His art doesn’t suck. That’s the bottom line. It’s enough to make me burst through that cover barrier and actually read an X-Force story.

This issue (scripted by Peter Milligan) follows redheaded U-Go Girl (can you punch a name?) as she comes to grips with her past in an attempt to better focus her teleportation powers. She takes a mental trip down memory lane and an actual trip to her childhood home, where she confronts the emotional baggage that spurred on her nascent powers.

It’s the usual journey of self-discovery hokum, but it’s so, SO much better than anything of Liefeld’s. It looks and reads like it was crafted for thoughtful people, not dumb horny teenagers. It doesn’t make you feel like an idiot. Night and day.

I won’t go crazy with scans from this comic (the only issue of X-Force that Cooke ever tackled), but these two pages capture the soft touch at play:

Where are the ammo pouches? How will they reload their comically oversized guns? Now that I think of it, WHERE ARE THE COMICALLY OVERSIZED GUNS?

Milligan and Cooke’s one issue didn’t bowl me over. It’s a simple, visually appealing comic, but I’ll never give a damn about X-Force or X-Statix, or whatever the hell they’ve morphed into. However, I read an X-Force book that didn’t make me want to drive nails into my skull. I thought that a mental door had been slammed shut, deadbolted and boarded up — like a farmer trying to keep aliens out of his house — years ago. I guess not. Amazing.

I haven’t been trying to further bury Liefeld (though one day I’ll have to tell the story of why thinking of his art on Youngblood literally makes me naseous — it’s kind of funny). It’s just so much fun to bust his balls. It’s almost obligatory if you’re going to have a site about comics old and new. So that’s done. Scratch it off the list.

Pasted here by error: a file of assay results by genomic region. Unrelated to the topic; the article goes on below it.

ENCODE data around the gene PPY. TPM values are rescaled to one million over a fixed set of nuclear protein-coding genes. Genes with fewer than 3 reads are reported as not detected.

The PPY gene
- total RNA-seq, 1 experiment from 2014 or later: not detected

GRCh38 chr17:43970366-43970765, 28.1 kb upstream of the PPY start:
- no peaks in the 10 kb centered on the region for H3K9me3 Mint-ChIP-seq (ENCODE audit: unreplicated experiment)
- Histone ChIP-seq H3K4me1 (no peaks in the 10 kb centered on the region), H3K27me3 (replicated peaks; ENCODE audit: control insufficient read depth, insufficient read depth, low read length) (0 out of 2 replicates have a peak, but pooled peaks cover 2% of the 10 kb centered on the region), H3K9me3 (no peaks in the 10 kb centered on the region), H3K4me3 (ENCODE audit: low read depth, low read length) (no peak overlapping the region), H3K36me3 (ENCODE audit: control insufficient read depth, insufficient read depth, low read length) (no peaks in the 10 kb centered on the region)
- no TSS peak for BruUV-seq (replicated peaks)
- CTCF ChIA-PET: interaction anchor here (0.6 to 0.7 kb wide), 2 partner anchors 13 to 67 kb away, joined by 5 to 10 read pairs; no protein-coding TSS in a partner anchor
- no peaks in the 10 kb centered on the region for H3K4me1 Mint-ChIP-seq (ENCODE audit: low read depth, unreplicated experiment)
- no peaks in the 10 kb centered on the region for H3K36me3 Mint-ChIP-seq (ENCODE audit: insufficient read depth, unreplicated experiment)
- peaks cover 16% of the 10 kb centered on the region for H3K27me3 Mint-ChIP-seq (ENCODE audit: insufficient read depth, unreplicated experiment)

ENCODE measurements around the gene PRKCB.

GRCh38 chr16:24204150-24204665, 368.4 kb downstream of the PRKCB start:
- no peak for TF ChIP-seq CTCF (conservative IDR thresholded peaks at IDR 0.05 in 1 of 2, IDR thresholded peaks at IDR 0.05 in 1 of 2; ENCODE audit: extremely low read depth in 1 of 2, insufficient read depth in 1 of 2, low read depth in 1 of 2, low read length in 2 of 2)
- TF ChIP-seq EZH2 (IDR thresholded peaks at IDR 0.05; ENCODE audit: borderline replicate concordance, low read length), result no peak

The lesson? Things can change and ingrained preconceptions have to be tossed aside on occasion. Even the worst stink wears off eventually. The drunk skank pissing off the side of the boat fell into the drink and was washed away. Knowledge for life.

5 Comments leave one →
  1. November 16, 2011 8:41 pm

    I just love it when someone goes off on a Liefeld rant, because it reminds me that missing a decade or two of comics (like almost everything from 1977-1997) isn’t always a bad thing.

    Love Cooke’s New Frontier. Not perfect, but it hit a lot of high notes along the way, and the climax was terrific.

  2. November 16, 2011 11:39 pm

    You told this very well. It was a good read.

    • November 19, 2011 8:38 pm

      I’m glad that one man’s suffering can bring light to the world. Or something.

  3. permalink
    March 27, 2012 3:19 pm

    Remender’s Uncanny X-force is a great read. Please check it out.